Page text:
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SEC Adopts New Rule Regulating Cybersecurity Disclosures14 August 2023
"A public company must disclose the nature, scope and timing of an incident, along with the incident’s reasonably likely material impact on the company, the company’s financial condition and its results of operations."
Foreign private issuers have comparable annual disclosures in Form 20-F annual reports and reports of material cybersecurity incidents may be addressed through Form 6-K.
The SEC finalized its rule on Cybersecurity Risk Management, Strategy, Governance, and Incident Disclosure, requiring that public companies, including foreign private issuers, promptly disclose material cybersecurity incidents and annually disclose certain information about cybersecurity. Specifically, the new rule—adopted on July 26, 2023 and effective on September 5, 2023—requires each public company, including a foreign private issuer, to describe in its annual report:
- the processes, if any, for the assessment, identification, and management of material risks from cybersecurity threats;
- whether any risks from cybersecurity threats have materially affected or are reasonably likely to materially affect the company’s business strategy, results of operations, or financial condition;
- the board’s oversight of risks from cybersecurity threats; and
- management’s role in assessing and managing material risks from cybersecurity threats.
In addition, a public company that reports on U.S. domestic SEC forms (i.e., a company that files Form 8-Ks, 10-Qs, and 10-Ks) (“U.S. public company”) must report a “cybersecurity incident” within four business days of its determination that the incident experienced by such company is “material.” The SEC clarified that determining materiality contemplates both qualitative and quantitative factors, a standard consistent with precedent securities law. Designed to improve investor understanding of cybersecurity risks faced by public companies and following an increase in cybersecurity threats, the new rule aims to provide additional information to investors and potential investors to assist them in making their investment decisions.
What are companies required to disclose after a material cybersecurity incident?
U.S. public companies
New Item 106(b) of Regulation S-K requires disclosure by a U.S. public company of (i) processes for assessing, identifying, and managing material cybersecurity risks, (ii) whether those processes have been unified into the company’s broader risk management system, (iii) whether the company engages with third parties to assist with the risk management procedures and (iv) whether the company has processes to recognize material cybersecurity threats linked to its use of any third party service provider. A U.S. public company must also disclose whether and how these cybersecurity threats may be likely to materially affect the company’s business, financial condition and results of operations.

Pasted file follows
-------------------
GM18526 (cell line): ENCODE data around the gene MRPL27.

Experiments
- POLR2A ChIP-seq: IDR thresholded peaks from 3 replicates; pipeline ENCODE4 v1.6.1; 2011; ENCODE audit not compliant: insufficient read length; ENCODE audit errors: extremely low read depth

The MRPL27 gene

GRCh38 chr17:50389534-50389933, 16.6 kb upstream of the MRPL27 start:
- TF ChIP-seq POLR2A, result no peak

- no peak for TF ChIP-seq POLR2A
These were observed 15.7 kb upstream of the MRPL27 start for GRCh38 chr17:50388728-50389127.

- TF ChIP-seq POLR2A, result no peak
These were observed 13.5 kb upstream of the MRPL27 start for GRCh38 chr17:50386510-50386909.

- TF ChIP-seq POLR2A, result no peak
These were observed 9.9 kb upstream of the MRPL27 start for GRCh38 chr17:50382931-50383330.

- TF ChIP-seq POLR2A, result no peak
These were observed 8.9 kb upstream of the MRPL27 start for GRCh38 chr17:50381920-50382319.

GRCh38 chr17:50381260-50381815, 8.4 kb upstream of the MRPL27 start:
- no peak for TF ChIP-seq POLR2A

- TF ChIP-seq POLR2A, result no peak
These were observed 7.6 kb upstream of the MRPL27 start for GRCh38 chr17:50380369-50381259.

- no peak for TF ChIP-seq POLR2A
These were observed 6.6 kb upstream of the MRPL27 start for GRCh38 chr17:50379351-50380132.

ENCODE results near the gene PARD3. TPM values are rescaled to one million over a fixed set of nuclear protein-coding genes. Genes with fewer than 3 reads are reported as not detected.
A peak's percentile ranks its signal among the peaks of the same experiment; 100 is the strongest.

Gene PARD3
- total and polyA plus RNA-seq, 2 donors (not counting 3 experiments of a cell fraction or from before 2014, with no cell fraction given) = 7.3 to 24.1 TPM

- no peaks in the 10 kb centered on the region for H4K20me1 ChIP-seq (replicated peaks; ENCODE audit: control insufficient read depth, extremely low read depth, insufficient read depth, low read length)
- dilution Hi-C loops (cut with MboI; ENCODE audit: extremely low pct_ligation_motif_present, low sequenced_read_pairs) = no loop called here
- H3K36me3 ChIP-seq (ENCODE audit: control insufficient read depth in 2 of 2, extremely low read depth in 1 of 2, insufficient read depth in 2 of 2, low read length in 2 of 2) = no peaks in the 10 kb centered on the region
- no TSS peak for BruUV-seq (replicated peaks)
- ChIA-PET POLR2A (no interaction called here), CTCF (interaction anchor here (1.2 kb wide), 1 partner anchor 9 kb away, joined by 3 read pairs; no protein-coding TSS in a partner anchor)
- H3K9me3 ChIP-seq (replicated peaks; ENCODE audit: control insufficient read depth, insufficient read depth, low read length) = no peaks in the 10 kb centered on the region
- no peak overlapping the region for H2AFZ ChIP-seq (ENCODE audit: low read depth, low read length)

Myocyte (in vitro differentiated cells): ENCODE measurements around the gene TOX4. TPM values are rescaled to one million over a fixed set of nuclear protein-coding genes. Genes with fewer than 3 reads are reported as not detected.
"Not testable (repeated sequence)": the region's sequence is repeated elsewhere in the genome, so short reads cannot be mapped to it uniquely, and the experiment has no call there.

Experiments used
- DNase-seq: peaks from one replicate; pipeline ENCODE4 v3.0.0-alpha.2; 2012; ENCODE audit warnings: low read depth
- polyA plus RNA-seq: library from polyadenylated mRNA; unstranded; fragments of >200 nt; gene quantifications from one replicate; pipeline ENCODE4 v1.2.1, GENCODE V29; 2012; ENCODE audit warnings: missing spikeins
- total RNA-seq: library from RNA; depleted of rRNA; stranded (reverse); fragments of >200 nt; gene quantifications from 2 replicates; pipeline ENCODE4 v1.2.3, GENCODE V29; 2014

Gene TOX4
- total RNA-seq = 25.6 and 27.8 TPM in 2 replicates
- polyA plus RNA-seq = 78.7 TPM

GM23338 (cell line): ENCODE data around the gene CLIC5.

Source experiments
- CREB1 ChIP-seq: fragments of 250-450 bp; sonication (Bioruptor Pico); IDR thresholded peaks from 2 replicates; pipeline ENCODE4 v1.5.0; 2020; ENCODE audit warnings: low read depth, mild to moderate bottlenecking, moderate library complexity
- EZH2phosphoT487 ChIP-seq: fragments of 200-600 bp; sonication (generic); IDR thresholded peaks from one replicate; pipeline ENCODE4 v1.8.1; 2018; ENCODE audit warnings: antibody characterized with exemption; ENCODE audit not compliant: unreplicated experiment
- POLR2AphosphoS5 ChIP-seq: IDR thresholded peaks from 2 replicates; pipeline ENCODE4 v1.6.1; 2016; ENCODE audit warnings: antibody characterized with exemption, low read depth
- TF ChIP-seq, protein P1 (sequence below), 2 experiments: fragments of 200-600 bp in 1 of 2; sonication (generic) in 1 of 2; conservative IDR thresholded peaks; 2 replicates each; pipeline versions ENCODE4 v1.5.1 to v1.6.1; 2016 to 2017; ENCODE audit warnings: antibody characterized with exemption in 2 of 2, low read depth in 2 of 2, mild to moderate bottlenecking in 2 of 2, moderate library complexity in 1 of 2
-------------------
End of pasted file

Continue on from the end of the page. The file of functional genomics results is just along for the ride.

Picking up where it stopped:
The new Regulation S-K Item 106(c) requires a U.S. public company to disclose information related to the cybersecurity governance of the company. Registrants must describe the board’s oversight of risks from cybersecurity threats and describe management’s role in assessing and managing material risks from cybersecurity threats. The new regulations require disclosure of the board’s cybersecurity risk management role, and specifically:
"The new Regulation S-K Item 106(c) requires a U.S. public company to disclose information related to the cybersecurity governance of the company."
- whether the entire board, specific members of the board, or a committee of the board is responsible for cybersecurity oversight;
- the processes by which the board is informed about cybersecurity risks, and the frequency of its discussions on this topic; and
- whether and how the board, board members, or committee considers cybersecurity risks as part of its business strategy, risk management and financial oversight.
Foreign private issuers
Foreign private issuers will now largely be required to disclose material cybersecurity incidents and provide general annual disclosures in a similar way that domestic issuers are required. Specifically, the new rule amended Form 20-F to include requirements parallel to Item 106 regarding a foreign private issuer’s governance, strategy, and risk management. Likewise, the Form 6-K used by foreign private issuers will also be amended to include reference to disclosure of material cybersecurity incidents. A foreign private issuer will need to disclose information about material cybersecurity incidents that it discloses or otherwise publicizes in a foreign jurisdiction, to any stock exchange, or to security holders, and the SEC has added “material cybersecurity incidents” to the items that may trigger a current report on Form 6-K.
If anyone needs assistance determining the appropriate disclosures related to cybersecurity incidents, or determining proper risk management, strategy, and governance disclosure, please contact one of your Watson Farley & Williams LLP contacts listed below or your regular Watson Farley & Williams contact.